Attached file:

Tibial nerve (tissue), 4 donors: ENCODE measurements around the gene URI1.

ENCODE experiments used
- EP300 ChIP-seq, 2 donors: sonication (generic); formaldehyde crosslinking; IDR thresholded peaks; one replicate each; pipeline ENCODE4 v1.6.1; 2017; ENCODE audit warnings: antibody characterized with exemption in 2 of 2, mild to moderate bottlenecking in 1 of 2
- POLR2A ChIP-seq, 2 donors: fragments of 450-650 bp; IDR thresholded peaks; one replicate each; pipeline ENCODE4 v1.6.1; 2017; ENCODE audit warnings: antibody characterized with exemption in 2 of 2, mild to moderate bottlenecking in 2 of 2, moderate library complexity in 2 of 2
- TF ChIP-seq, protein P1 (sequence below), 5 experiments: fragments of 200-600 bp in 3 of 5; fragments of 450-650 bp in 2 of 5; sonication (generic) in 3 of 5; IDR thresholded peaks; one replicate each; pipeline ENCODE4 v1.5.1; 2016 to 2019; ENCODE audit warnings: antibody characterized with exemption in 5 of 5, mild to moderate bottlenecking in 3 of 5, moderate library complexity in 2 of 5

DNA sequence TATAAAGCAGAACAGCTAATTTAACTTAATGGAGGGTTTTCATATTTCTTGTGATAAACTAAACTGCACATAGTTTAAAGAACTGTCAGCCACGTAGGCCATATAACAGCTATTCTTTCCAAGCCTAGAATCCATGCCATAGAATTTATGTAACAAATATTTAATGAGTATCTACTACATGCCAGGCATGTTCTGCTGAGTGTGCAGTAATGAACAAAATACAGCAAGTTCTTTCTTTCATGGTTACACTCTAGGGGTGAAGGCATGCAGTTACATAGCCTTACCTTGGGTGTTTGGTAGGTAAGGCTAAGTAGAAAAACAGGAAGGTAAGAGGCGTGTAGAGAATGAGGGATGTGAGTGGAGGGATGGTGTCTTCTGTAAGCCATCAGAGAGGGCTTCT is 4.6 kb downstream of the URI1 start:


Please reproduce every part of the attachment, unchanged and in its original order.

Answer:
Tibial nerve (tissue), 4 donors: ENCODE measurements around the gene URI1.

ENCODE experiments used
- EP300 ChIP-seq, 2 donors: sonication (generic); formaldehyde crosslinking; IDR thresholded peaks; one replicate each; pipeline ENCODE4 v1.6.1; 2017; ENCODE audit warnings: antibody characterized with exemption in 2 of 2, mild to moderate bottlenecking in 1 of 2
- POLR2A ChIP-seq, 2 donors: fragments of 450-650 bp; IDR thresholded peaks; one replicate each; pipeline ENCODE4 v1.6.1; 2017; ENCODE audit warnings: antibody characterized with exemption in 2 of 2, mild to moderate bottlenecking in 2 of 2, moderate library complexity in 2 of 2
- TF ChIP-seq, protein P1 (sequence below), 5 experiments: fragments of 200-600 bp in 3 of 5; fragments of 450-650 bp in 2 of 5; sonication (generic) in 3 of 5; IDR thresholded peaks; one replicate each; pipeline ENCODE4 v1.5.1; 2016 to 2019; ENCODE audit warnings: antibody characterized with exemption in 5 of 5, mild to moderate bottlenecking in 3 of 5, moderate library complexity in 2 of 5

DNA sequence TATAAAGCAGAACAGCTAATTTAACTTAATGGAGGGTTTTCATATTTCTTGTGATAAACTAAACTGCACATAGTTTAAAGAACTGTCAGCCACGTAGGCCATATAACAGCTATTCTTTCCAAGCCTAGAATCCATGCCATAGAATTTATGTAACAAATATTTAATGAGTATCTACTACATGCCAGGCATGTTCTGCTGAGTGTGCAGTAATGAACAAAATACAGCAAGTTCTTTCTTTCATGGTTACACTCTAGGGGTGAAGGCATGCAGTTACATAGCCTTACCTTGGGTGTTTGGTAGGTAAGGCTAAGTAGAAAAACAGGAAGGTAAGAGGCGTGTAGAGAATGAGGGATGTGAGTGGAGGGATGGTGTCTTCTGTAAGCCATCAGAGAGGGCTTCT is 4.6 kb downstream of the URI1 start: